Mayor, A Question of CPS Leadership
If you are so inclined, please share your views on the subject with COAL.
COAL Board of Directors
Let Us be intentional in all aspects of the Work that must be done.
COAL calls upon Mayor Brandon Johnson to seriously assess current Chicago Public Schools (CPS) leadership and if it best serves the Black community.
Because of the way Urban Prep has been unfairly disciplined; and CPS’ apparent disregard for prioritizing the education of Black boys.
Because, under current leadership, the Chicago Public Schools system has not improved; we understand the issues that existed when current leadership took over, however, over the past few years, CPS has not taken any steps to address existing issues of culture or policy or practice, meaning it has been ineffectual.
Because, under current leadership, many of our children have been lost in the system after coming through the Covid pandemic, and there has been no clear plan towards finding them.
Because, under current leadership, our children have lost educational ground coming through the Covid pandemic, and again, there is no clear plan to address how to regain lost ground and, importantly, to improve upon the education of our children.
Because, under current leadership, CPS has intentionally refused to recognize the Chicago Principals and Administrators Association (CPAA); refused to work with CPAA collaboratively on issues important to the education of our children.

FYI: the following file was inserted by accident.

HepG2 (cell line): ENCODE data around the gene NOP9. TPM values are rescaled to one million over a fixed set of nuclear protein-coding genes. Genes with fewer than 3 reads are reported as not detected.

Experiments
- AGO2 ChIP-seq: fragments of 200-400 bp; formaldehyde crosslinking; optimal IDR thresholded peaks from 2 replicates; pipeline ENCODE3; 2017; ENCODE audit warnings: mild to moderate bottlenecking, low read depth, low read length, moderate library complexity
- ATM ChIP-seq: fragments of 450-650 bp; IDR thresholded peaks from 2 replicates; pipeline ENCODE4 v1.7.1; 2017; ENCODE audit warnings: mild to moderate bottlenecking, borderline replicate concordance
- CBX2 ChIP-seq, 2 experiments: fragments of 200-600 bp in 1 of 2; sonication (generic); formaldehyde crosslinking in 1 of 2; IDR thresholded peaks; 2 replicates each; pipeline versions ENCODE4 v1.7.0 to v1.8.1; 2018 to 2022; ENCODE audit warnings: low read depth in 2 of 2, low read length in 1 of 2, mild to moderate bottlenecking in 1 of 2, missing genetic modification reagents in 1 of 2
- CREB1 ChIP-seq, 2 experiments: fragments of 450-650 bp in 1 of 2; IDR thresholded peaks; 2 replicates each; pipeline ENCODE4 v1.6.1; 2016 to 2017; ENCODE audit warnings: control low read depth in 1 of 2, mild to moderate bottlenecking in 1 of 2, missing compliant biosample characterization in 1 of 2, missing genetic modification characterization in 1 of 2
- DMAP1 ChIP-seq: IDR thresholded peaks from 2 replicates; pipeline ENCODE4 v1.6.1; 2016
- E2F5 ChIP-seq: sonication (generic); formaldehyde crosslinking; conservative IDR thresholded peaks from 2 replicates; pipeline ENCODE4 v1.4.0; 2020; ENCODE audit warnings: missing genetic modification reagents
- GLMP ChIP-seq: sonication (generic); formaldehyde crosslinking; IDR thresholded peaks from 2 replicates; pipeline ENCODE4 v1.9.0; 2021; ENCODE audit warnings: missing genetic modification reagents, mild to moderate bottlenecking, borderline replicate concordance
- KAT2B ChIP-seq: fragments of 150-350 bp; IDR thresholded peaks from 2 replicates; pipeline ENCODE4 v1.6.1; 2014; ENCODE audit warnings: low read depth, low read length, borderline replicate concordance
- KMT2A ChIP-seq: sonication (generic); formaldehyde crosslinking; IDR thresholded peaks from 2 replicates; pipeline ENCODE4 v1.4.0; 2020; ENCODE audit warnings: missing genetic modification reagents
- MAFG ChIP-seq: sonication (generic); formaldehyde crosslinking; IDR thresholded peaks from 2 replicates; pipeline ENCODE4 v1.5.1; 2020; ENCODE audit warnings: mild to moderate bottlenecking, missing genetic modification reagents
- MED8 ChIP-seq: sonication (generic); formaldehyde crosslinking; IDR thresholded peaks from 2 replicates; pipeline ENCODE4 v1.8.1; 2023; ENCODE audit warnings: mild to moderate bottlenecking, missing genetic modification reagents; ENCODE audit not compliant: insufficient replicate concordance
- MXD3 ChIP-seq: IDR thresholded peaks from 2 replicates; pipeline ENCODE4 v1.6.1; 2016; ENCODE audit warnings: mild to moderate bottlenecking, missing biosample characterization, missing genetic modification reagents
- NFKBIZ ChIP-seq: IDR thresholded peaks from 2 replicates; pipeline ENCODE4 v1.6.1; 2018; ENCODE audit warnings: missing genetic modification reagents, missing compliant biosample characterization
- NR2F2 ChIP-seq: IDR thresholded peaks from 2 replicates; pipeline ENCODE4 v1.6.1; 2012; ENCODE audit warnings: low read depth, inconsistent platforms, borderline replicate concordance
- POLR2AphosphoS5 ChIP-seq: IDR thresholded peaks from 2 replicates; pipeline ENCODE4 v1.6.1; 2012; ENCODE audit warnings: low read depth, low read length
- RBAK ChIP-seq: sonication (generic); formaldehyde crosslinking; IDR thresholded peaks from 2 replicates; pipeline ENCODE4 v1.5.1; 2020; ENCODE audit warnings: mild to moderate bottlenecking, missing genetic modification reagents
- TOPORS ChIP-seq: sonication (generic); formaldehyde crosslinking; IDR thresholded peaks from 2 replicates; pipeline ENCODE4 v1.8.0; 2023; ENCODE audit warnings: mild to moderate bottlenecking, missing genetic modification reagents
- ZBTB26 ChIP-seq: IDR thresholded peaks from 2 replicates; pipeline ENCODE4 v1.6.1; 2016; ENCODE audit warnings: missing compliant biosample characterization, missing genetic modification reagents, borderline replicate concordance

And because, under current leadership, there has been reporting, and COAL has received creditable intelligence, that within the CPS system there are real inequities in the treatment of black men, teachers and principals; inequities in hiring, placement, moves, and more; COAL has received clear examples of this.
If Mayor Johnson is to realize his vision for transforming education in Chicago, including the creation of more Sustainable Community Schools, then CPS requires transformative leadership, with vision and the skills to strategically plan and drive change, as well as the financial acumen to make progress on the serious financial issues CPS faces, and importantly, leadership that is committed to the equitable and respectful treatment of Black men, teachers and principals; and one that cares about our Black children.
Chicago does not elect a CPS lead until November of 2026; consequently, it is up to Mayor Brandon Johnson to seriously assess if current CPS leadership best serves the Black community, and if he finds it wanting, changes must be made as expeditiously as is prudently possible.